My friends and teachers at that time shaped how I saw my place in the world and my potential.   Access to the Sunday Times (we never got a newspaper at home) meant I started to read about something each week called the Guinness Trial in the late 80s.  I then began to wonder what fun it must be to be a barrister or solicitor on such fraud cases.  Life choices are made on how we feel about our place in the world and being a solicitor seemed like the more realistic option.  Becoming a barrister never seemed like a possibility for a person like me back then.

Fast forward a few decades and I now work as partner at boutique disputes firm Keidan Harrison LLP, having now worked in the law for almost 25 years.  It has been a bit of a hard slog at times, but I just cannot imagine doing anything else.

I now face a rather different stage of life.  Being an old sage.  The wisdom and experience of my generation of female lawyers may be evaporating, but hopefully is not lost altogether.  Having spent too many years as a young lawyer in the early ’00s being the only non-white female person in the room, I am now often the oldest woman in the room.  I still count how many people like me are in the room.

I guess I should address the rainbow elephant in the room. As it is Pride, which always fills me with happiness for what has been achieved but also reminds me of the struggles still ahead.   What really puts a smile on my face is that my having a wife is the least interesting thing you will read today.  I am not someone who is comfortable on the Pride soap box as I am fully aware that everyone has their own individual story to tell.  Until the mid-10s, I am not sure I was that comfortable to share too much about myself with anyone.  I am proud to see a new generation of diverse lawyers emerging who are comfortable to share their lives with colleagues and line managers.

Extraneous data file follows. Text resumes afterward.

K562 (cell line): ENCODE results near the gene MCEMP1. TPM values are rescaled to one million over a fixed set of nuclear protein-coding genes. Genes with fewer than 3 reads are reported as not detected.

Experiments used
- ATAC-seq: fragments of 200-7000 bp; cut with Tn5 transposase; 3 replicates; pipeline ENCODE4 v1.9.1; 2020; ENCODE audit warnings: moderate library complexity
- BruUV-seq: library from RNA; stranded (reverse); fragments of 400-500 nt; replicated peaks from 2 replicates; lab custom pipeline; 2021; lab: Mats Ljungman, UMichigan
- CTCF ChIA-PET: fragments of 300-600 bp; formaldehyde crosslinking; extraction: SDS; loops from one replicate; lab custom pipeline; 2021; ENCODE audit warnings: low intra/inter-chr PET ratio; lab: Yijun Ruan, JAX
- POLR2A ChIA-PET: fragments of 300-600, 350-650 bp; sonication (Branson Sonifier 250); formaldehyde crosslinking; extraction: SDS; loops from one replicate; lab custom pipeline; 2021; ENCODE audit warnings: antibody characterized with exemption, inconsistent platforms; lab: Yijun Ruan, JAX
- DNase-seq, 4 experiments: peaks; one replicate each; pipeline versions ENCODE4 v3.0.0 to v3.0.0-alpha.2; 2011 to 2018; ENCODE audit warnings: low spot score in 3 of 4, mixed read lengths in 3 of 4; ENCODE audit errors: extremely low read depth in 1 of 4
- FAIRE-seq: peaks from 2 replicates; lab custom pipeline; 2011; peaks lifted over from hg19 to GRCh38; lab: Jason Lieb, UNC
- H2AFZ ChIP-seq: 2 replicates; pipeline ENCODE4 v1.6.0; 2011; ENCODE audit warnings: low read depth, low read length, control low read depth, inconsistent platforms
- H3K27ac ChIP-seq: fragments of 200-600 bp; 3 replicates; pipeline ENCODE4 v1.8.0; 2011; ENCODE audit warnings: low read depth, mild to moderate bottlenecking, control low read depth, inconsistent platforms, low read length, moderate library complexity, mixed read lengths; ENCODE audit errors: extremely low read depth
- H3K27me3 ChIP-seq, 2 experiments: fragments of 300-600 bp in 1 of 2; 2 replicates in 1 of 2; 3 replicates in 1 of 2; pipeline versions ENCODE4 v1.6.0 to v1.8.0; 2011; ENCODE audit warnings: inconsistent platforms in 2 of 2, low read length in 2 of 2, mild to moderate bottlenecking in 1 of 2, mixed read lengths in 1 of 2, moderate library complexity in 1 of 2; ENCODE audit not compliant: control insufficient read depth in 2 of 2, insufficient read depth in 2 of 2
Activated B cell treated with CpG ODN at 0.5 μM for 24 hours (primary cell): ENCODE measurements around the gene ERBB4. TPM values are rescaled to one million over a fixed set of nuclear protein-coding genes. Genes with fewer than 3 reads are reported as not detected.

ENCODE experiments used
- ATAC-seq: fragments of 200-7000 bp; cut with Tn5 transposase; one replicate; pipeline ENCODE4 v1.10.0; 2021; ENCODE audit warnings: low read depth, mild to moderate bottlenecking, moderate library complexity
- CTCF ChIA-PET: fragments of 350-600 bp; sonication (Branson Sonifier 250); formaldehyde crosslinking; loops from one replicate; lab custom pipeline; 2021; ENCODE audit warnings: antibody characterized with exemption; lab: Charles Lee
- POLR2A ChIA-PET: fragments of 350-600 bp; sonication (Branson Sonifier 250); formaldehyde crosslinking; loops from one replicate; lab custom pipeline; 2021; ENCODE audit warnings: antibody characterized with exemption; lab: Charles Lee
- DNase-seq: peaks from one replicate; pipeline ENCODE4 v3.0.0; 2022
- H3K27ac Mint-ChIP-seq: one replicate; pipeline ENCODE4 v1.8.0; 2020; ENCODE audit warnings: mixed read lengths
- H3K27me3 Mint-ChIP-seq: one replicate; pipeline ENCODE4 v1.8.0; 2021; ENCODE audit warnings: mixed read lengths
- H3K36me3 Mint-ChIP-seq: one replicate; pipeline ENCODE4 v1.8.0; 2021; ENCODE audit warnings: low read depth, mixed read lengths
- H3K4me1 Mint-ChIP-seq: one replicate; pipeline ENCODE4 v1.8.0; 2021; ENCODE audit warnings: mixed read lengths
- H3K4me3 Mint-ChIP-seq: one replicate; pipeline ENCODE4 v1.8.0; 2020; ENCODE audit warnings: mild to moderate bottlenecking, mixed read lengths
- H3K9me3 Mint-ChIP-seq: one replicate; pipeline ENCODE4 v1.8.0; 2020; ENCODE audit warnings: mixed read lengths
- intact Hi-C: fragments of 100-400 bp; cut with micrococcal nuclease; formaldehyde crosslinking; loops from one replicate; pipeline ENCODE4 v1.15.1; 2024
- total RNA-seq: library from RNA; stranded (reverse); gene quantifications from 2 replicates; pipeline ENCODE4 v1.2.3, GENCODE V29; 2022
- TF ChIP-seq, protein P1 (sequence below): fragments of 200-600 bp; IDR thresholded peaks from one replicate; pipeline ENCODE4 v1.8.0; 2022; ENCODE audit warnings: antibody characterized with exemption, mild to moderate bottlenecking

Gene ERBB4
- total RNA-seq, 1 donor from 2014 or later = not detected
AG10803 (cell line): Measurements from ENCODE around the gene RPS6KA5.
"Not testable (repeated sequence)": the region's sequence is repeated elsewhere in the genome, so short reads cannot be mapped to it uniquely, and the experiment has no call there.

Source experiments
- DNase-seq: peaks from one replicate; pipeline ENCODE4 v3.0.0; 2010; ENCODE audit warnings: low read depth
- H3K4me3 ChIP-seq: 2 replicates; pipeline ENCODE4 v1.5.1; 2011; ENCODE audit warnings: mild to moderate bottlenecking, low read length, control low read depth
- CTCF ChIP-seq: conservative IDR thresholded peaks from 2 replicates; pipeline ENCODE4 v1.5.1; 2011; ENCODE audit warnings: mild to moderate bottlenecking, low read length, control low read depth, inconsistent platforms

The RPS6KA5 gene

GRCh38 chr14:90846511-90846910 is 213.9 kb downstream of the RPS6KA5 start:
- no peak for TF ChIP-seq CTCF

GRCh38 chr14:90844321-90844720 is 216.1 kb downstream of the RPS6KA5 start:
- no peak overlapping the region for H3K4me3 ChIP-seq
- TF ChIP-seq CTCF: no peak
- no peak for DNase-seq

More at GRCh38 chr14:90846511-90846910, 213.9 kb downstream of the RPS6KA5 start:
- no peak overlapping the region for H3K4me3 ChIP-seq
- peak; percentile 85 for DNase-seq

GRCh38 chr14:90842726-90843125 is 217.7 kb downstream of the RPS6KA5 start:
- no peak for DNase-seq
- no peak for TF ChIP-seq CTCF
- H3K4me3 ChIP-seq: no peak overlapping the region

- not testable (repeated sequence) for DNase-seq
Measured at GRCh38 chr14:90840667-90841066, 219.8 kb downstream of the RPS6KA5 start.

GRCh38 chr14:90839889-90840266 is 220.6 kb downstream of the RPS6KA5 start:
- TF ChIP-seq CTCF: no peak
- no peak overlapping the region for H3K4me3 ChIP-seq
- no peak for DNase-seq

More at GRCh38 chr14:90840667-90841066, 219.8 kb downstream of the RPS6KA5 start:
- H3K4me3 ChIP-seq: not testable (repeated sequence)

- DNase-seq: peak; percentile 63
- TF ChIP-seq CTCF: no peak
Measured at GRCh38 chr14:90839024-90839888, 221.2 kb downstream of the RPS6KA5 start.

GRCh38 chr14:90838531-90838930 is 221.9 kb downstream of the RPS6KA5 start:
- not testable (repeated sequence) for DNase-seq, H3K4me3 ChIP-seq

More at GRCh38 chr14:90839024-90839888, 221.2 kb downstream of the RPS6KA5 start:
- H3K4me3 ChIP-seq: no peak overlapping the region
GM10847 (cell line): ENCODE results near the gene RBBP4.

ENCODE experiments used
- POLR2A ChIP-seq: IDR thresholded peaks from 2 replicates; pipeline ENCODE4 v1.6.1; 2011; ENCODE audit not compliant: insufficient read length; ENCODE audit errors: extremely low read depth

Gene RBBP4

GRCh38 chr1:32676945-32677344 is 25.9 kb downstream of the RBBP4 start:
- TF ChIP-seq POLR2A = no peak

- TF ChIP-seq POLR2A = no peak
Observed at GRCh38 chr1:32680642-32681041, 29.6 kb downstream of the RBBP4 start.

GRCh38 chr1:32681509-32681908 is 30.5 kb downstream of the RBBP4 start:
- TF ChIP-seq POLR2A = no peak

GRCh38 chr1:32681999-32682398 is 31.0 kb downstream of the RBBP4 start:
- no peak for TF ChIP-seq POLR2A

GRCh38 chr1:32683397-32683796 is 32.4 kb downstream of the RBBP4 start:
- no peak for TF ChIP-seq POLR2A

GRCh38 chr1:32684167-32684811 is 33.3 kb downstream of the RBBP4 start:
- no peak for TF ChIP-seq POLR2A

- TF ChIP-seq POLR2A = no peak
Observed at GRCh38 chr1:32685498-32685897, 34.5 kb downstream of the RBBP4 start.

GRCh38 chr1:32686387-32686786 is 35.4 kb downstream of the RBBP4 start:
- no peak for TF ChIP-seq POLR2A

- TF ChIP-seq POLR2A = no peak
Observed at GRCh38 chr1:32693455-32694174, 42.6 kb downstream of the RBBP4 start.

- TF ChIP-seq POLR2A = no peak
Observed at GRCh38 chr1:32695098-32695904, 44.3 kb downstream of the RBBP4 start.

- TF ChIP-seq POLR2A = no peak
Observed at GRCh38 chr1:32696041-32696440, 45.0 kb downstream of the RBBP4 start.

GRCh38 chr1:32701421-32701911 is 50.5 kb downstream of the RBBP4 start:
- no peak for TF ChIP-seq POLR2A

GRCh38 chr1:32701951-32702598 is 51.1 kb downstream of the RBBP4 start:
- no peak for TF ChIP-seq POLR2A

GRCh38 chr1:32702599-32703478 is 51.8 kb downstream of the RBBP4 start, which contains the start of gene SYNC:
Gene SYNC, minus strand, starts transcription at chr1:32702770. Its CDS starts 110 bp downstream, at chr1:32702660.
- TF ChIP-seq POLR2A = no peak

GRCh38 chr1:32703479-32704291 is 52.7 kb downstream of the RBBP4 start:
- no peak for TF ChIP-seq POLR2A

I am happy that we can have the current debate about identity and it is important to listen to all views.  There is still so much to be done elsewhere and working out what is important is vital.  The welcome that our community receives inside law firms in London is far better now.  I hope all those firms who support Pride in places like London and New York but with offices in those kinds of locations slightly less hospitable to the LGBT community will help open up the debate in a sensible way when the political and commercial undercurrents of displaying rainbows is less comfortable.  I love that law firms like to trumpet support for big causes such as Pride Month and Social Mobility, but the inside experience matters far more.

While box ticking is all very well, highlighting a firm’s room for improvement is much more useful. So I would encourage firms to report their progress.  I would challenge firms to note in the minutes of their partner/management meetings the diversity of the attendees.  How often are there only two female partners sat around the table or to look at it another way, how often are white men the minority? Don’t keep your failures in the closet… just be honest, if you don’t tick boxes.

The recent ban on rainbow watches in one Far East jurisdiction did make me wonder if all our progress could all be taken away one day.  How can anyone feel threatened by a rainbow watch?  I then discovered that there are all sorts of meanings attached to what a rainbow means; for some it is the wrath of God, but for me it means there is hope.

Dipti Hunter is a committee member of the London Solicitors Litigation Association and a partner at Keidan Harrison